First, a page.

Yesterday, thirteen people were criminally charged in the homicide of former Florida A&M University (FAMU) drum major, Robert Champion.
In November 2011, the 26-year-old Champion died after enduring a severe beating during a hazing ritual while aboard a FAMU charter bus. Many believe that Champion was beaten so severely because he was anti-hazing and gay. Since it could not be determined which blow(s) killed Champion, prosecutors decided to charge thirteen people.
Eleven people face a felony hazing, a charge that can result in a up to six years in prison, while the two others facing less serious, misdemeanor charges could receive up to one year in prison.
Champion’s family was hoping for more serious charges.
“Champion’s mother said Wednesday she had been hoping more severe charges would be filed in her son’s death, which authorities said was the result of hazing.
Pam Champion told CNN that hazing, which prosecutors said is a term for bullying, doesn’t amply describe what happened to her 26-year-old son.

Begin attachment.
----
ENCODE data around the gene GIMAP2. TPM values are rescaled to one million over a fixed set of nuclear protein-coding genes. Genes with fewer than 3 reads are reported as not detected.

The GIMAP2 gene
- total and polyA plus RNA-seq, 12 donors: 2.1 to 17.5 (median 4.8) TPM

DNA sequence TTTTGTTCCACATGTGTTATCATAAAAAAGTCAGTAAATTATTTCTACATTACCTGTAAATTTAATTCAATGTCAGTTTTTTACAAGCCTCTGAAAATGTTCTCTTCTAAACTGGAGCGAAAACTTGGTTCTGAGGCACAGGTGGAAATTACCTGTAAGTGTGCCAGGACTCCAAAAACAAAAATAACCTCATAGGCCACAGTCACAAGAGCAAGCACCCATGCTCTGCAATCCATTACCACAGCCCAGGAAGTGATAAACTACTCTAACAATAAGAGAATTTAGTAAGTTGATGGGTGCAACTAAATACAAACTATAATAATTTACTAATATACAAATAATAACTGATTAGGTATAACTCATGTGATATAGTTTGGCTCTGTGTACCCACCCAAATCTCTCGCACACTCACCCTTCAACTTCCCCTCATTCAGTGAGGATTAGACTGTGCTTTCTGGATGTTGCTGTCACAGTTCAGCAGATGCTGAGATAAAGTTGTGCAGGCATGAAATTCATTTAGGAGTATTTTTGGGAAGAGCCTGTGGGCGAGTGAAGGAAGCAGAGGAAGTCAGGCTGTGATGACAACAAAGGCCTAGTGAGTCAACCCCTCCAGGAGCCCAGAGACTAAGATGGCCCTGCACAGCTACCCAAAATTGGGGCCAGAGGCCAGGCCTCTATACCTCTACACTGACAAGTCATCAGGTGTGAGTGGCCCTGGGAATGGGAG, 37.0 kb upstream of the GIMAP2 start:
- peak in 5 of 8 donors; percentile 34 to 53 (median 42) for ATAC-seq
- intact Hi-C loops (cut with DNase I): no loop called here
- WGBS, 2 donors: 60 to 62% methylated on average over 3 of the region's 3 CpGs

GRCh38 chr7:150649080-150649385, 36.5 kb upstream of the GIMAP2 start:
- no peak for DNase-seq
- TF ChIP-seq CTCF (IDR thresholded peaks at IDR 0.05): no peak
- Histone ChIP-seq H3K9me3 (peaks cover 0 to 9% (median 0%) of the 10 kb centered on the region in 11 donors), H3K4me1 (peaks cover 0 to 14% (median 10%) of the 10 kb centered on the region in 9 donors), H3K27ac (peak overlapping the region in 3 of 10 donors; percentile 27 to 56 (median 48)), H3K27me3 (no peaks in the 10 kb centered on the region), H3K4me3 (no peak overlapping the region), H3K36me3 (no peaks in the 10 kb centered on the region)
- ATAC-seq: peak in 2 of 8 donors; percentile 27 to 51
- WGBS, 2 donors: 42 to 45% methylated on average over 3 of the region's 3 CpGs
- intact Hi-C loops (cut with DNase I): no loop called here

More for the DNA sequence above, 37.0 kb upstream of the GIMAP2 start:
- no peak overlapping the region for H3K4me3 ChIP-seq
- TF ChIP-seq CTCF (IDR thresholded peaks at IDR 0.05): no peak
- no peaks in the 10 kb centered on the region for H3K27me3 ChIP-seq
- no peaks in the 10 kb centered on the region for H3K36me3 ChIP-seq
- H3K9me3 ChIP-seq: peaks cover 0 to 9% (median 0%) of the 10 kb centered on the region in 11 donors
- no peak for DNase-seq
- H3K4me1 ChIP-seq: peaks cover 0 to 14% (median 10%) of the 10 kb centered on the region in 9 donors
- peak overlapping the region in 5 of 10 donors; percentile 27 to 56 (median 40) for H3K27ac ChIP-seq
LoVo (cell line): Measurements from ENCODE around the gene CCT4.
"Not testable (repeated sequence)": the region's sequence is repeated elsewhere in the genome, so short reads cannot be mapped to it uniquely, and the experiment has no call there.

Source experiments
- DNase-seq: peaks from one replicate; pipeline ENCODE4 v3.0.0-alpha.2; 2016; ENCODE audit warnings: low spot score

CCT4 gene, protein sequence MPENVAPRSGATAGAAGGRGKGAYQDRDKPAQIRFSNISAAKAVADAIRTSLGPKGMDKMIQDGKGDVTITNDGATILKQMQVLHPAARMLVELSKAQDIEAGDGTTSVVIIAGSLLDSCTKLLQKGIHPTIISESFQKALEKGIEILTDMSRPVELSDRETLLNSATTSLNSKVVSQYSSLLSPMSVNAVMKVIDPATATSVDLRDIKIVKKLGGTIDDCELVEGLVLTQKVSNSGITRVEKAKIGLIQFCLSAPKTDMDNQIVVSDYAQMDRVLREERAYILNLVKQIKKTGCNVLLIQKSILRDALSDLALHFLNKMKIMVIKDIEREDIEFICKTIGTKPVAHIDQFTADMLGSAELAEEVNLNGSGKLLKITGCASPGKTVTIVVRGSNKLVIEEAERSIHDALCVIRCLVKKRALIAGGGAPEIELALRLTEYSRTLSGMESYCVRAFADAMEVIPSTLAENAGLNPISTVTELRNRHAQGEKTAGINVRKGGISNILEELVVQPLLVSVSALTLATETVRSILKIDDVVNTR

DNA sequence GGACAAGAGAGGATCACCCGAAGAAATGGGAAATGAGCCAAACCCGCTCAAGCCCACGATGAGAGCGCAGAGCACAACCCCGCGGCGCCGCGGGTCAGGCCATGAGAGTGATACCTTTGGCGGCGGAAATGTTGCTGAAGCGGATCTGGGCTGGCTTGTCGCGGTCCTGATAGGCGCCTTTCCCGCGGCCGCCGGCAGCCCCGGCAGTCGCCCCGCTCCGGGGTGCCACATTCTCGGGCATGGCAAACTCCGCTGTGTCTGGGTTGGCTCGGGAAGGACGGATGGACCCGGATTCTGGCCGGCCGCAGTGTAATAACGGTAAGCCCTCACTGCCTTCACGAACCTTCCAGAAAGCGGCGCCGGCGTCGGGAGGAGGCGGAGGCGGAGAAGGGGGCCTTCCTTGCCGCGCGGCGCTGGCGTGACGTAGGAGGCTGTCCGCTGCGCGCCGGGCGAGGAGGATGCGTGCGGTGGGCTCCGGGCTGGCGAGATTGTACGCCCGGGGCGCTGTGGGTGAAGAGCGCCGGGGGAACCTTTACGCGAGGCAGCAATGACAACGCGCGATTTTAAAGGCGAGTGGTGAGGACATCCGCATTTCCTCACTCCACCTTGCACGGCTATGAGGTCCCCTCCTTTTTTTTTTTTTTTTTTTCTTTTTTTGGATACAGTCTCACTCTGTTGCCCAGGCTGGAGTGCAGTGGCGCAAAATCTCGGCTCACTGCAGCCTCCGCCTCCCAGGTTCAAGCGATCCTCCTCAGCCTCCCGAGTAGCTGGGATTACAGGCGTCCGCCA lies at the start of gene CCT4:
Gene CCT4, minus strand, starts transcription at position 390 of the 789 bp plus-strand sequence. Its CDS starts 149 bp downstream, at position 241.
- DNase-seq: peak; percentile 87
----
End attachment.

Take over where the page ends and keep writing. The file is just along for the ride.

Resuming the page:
‘The term ‘hazing’ in itself is a very light term,’ she said. ‘I don’t look at it as being a form of bullying. Hazing is a very brutal assault … against another person.'”
Although FAMU’s famed Marching 100 has a well-known history of hazing violence, band director, Dr. Julian White–who was fired but later reinstated after the incident–claims to have had no prior knowledge of the Bus C ritual that killed Champion.
White even blamed the culture of fraternities and gangs for the regeneration of hazing violence.
Has hazing increased in severity despite public outcries and other organized efforts to quell it and other forms of bullying?
Does Dr. White have a point? Are the charges too lax? Severe?
Sound off below!